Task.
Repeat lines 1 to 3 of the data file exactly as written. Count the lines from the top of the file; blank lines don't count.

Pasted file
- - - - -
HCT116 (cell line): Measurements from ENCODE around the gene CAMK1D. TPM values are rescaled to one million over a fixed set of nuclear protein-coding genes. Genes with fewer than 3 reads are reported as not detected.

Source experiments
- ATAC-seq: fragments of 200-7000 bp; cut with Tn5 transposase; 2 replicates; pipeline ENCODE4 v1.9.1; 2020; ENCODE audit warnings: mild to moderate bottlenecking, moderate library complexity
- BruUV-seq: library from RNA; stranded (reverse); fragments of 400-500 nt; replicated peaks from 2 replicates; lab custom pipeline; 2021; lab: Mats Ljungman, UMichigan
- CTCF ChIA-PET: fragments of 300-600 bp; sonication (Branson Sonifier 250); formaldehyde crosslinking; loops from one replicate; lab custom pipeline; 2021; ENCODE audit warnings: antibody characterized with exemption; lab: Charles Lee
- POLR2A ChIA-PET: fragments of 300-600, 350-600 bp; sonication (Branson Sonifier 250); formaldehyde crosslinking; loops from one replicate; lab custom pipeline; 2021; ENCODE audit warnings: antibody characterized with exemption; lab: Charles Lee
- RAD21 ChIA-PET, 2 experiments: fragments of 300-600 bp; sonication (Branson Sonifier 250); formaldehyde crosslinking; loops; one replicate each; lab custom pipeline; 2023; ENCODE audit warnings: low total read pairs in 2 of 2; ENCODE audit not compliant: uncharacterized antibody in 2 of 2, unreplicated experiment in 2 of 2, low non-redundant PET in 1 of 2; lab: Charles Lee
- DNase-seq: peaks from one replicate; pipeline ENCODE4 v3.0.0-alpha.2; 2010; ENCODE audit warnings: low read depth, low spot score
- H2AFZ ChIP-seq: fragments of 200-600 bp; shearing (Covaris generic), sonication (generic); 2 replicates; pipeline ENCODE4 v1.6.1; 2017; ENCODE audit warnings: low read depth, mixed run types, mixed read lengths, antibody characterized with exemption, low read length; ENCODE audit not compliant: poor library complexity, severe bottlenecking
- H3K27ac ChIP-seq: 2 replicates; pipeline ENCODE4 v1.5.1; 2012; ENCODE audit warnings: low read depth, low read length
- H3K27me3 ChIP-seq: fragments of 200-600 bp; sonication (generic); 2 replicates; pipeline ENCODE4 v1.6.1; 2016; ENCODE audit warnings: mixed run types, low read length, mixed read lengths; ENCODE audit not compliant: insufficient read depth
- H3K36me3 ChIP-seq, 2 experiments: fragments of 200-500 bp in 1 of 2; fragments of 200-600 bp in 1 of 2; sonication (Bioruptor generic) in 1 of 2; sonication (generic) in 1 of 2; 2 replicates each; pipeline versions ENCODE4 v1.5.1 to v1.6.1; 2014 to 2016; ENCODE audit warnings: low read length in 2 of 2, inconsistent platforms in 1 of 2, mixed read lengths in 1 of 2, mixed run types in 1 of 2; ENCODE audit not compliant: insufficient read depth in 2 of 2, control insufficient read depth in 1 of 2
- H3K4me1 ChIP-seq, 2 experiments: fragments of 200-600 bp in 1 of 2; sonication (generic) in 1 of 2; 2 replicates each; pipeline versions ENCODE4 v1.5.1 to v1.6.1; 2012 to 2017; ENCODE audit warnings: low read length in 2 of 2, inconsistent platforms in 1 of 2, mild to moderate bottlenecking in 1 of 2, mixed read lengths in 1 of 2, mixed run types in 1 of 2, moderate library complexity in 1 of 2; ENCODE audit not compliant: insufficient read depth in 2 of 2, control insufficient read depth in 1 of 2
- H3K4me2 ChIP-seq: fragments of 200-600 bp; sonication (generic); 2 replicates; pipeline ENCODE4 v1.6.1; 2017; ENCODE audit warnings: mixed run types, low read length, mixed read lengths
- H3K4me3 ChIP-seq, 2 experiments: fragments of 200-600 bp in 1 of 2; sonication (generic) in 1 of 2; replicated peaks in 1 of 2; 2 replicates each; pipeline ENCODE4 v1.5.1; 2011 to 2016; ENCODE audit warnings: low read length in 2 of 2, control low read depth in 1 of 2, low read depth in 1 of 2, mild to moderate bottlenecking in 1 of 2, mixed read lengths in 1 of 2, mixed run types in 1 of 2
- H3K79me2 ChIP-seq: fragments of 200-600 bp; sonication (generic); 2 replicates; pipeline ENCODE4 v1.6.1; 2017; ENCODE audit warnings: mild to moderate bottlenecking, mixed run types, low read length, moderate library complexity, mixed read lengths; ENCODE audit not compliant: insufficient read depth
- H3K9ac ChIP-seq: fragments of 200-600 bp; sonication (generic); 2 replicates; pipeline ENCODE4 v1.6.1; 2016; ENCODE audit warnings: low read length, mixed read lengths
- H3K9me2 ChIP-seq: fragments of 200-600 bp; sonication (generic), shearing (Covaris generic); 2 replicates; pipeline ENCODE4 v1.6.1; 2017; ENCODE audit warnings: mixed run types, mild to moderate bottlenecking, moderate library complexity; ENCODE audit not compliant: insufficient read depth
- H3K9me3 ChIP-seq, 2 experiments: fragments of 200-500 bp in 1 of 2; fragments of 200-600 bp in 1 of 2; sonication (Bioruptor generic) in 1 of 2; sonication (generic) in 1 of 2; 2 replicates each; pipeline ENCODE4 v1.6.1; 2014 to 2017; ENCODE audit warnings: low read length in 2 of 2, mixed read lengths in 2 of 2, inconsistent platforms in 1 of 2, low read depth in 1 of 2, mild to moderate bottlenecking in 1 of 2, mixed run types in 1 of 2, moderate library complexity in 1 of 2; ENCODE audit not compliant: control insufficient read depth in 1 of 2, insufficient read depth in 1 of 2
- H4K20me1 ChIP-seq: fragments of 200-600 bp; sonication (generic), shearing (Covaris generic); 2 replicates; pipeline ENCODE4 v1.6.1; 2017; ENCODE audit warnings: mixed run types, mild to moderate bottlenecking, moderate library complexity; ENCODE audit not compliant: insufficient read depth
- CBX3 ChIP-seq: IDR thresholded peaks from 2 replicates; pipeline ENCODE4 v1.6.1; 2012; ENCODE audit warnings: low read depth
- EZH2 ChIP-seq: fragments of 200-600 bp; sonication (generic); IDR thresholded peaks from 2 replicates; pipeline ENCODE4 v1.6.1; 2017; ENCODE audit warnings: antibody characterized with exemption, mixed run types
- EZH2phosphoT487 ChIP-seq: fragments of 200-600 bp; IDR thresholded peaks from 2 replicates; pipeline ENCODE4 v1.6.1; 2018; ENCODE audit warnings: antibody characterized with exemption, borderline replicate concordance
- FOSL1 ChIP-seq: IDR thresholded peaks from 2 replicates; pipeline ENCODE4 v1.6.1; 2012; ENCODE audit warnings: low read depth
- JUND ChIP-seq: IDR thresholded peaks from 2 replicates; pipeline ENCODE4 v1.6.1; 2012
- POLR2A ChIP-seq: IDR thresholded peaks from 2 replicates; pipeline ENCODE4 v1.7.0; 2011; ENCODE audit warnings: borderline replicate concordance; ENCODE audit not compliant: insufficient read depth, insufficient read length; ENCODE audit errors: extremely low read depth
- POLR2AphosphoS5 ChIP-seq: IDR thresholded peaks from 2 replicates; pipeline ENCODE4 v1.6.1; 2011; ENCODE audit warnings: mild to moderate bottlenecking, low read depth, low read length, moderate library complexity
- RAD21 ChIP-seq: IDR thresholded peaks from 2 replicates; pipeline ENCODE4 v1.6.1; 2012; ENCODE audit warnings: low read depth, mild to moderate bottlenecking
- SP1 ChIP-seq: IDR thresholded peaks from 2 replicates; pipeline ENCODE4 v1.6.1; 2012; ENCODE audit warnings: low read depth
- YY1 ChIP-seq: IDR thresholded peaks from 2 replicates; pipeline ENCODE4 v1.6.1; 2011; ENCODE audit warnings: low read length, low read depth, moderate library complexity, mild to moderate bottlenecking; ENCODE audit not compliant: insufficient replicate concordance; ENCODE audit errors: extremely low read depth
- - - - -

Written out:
HCT116 (cell line): Measurements from ENCODE around the gene CAMK1D. TPM values are rescaled to one million over a fixed set of nuclear protein-coding genes. Genes with fewer than 3 reads are reported as not detected.

Source experiments
- ATAC-seq: fragments of 200-7000 bp; cut with Tn5 transposase; 2 replicates; pipeline ENCODE4 v1.9.1; 2020; ENCODE audit warnings: mild to moderate bottlenecking, moderate library complexity